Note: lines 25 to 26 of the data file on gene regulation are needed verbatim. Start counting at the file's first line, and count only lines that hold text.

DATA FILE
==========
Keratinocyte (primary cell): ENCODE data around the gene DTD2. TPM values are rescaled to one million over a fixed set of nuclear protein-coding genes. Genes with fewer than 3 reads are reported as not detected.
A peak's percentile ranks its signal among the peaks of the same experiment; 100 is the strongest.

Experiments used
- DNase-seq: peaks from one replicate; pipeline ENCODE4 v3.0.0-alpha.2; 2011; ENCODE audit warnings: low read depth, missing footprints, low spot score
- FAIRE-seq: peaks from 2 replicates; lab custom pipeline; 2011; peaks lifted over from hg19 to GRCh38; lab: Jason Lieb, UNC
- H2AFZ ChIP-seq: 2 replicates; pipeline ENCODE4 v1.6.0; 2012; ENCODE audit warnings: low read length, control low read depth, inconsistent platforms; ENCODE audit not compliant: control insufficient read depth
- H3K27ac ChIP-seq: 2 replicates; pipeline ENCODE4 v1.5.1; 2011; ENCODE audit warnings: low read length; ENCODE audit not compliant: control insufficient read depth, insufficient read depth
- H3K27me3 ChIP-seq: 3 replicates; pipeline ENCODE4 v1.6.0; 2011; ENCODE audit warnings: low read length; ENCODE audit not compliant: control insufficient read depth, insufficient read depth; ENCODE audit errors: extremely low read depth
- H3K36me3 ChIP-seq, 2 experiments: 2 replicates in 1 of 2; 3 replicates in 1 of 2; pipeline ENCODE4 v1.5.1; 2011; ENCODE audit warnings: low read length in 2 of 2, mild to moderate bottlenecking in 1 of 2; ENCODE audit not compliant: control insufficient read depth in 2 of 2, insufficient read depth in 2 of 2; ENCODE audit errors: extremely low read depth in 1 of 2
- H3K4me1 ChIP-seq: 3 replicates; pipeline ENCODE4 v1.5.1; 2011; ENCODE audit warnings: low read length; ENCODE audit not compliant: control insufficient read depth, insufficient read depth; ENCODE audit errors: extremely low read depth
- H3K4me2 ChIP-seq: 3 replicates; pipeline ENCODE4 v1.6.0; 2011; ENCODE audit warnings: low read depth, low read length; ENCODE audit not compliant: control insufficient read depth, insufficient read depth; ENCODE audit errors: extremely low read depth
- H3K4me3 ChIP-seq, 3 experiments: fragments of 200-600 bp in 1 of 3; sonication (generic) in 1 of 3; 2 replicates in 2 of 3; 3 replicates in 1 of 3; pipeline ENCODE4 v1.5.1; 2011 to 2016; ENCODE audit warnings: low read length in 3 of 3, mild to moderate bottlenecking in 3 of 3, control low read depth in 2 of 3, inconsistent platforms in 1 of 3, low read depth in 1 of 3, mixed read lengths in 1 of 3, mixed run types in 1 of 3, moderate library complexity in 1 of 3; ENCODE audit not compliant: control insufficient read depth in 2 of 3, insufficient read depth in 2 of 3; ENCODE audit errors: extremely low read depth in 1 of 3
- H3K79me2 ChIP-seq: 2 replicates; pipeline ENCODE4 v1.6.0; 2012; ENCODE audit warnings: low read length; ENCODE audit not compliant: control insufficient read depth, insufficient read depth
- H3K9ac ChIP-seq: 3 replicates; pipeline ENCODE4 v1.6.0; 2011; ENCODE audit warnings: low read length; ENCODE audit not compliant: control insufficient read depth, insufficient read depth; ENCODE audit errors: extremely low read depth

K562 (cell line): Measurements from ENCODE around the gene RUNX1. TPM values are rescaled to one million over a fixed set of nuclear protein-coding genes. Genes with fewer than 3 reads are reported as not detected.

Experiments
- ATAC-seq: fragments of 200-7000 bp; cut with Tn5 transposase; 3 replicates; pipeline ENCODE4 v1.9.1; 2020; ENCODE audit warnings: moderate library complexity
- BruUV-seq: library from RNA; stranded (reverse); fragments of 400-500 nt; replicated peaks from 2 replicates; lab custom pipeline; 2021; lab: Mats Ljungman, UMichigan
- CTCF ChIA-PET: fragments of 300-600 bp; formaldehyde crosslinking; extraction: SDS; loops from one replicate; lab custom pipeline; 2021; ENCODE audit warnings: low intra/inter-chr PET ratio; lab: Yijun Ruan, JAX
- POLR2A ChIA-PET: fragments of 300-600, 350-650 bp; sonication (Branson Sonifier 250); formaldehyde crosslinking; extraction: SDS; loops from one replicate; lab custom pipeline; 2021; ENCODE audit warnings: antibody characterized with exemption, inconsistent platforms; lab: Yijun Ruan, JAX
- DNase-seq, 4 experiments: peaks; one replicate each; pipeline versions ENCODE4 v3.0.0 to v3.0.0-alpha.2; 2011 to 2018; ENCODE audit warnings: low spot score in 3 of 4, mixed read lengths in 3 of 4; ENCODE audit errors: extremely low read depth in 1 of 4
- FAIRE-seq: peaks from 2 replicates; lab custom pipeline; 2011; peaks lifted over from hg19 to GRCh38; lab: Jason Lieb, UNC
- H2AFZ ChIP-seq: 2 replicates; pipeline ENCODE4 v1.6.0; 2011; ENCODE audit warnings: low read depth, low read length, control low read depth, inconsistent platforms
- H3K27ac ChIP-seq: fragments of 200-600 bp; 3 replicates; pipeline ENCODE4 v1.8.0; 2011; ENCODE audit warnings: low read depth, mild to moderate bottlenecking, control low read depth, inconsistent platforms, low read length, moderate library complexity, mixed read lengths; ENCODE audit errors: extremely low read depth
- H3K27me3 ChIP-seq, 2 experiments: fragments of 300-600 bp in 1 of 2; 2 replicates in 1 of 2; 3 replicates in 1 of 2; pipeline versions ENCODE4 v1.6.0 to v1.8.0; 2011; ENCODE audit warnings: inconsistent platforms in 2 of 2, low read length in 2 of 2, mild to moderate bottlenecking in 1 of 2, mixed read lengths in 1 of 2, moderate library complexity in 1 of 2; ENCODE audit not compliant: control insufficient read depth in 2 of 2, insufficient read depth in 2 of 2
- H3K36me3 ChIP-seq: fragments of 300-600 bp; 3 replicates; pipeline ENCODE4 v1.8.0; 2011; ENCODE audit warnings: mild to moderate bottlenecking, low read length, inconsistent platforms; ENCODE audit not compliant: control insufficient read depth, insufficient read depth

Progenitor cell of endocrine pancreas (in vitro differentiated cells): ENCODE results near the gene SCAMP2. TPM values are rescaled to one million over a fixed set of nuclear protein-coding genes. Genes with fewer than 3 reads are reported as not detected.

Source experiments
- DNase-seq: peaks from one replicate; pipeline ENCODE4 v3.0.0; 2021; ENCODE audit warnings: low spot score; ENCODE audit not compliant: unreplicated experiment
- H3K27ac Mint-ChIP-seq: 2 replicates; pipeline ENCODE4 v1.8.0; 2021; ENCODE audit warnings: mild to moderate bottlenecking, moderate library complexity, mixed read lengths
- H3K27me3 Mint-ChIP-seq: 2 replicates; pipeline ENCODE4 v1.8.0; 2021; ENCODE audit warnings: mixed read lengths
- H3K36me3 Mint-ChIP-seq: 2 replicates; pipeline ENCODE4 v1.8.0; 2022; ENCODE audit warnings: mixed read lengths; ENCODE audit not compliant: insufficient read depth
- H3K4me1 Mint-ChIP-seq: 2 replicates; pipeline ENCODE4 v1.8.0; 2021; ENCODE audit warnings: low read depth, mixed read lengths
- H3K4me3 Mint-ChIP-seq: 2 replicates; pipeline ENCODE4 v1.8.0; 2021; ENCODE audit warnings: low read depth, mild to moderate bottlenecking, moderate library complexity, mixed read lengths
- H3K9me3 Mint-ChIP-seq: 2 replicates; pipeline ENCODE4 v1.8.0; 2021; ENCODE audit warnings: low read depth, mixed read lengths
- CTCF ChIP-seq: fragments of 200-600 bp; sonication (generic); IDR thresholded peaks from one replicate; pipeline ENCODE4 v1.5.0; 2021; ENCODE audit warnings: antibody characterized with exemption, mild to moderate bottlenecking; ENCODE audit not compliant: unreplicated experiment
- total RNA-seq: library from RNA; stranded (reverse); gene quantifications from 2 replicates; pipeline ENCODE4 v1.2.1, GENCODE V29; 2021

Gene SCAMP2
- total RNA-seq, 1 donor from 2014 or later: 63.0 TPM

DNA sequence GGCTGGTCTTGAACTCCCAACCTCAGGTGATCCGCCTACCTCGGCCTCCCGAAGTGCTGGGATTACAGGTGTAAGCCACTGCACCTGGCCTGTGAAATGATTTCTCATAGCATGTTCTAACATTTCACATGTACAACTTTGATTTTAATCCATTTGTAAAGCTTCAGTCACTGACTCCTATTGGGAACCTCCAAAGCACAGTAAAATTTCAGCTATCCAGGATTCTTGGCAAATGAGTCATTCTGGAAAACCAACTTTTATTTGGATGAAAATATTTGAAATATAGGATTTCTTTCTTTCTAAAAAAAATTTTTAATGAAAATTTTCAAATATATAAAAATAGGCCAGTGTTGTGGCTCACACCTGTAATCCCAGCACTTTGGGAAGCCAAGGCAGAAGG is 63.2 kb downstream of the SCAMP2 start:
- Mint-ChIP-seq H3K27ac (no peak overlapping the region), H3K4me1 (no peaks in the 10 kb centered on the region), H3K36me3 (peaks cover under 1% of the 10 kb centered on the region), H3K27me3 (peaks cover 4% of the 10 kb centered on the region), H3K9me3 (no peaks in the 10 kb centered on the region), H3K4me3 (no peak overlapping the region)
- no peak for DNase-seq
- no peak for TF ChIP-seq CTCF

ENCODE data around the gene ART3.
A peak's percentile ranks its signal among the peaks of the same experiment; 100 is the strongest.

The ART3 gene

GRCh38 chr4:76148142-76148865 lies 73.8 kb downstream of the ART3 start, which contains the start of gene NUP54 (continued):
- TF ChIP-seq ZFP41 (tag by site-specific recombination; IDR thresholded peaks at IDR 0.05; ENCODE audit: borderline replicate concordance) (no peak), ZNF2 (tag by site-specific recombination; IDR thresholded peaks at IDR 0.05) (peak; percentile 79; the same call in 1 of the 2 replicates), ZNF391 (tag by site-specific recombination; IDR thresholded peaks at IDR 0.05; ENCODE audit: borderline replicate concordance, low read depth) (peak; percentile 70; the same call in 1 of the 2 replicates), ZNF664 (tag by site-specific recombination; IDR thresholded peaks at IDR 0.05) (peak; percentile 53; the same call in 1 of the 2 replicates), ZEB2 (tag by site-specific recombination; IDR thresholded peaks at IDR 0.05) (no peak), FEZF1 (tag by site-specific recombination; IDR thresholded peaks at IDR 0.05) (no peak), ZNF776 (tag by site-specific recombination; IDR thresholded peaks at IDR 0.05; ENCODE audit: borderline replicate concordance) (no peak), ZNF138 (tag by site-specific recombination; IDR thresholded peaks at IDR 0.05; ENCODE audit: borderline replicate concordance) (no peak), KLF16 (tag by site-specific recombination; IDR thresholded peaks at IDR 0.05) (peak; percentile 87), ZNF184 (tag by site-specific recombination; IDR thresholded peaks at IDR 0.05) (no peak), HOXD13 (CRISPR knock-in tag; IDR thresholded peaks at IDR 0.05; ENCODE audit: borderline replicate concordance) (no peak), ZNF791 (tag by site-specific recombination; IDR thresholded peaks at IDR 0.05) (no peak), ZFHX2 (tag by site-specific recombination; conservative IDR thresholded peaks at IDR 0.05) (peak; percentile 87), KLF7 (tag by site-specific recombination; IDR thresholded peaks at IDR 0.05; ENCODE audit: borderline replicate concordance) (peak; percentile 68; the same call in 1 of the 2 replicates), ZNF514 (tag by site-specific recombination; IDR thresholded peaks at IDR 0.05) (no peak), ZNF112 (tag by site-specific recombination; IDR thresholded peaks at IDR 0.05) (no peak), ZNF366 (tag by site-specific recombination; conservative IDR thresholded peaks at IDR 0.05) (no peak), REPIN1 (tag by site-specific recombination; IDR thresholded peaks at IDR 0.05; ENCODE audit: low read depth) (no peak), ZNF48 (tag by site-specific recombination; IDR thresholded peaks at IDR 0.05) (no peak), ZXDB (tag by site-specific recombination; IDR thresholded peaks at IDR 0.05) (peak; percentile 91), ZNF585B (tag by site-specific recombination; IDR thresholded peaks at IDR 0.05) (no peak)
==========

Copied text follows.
- H3K27me3 ChIP-seq, 2 experiments: fragments of 300-600 bp in 1 of 2; 2 replicates in 1 of 2; 3 replicates in 1 of 2; pipeline versions ENCODE4 v1.6.0 to v1.8.0; 2011; ENCODE audit warnings: inconsistent platforms in 2 of 2, low read length in 2 of 2, mild to moderate bottlenecking in 1 of 2, mixed read lengths in 1 of 2, moderate library complexity in 1 of 2; ENCODE audit not compliant: control insufficient read depth in 2 of 2, insufficient read depth in 2 of 2
- H3K36me3 ChIP-seq: fragments of 300-600 bp; 3 replicates; pipeline ENCODE4 v1.8.0; 2011; ENCODE audit warnings: mild to moderate bottlenecking, low read length, inconsistent platforms; ENCODE audit not compliant: control insufficient read depth, insufficient read depth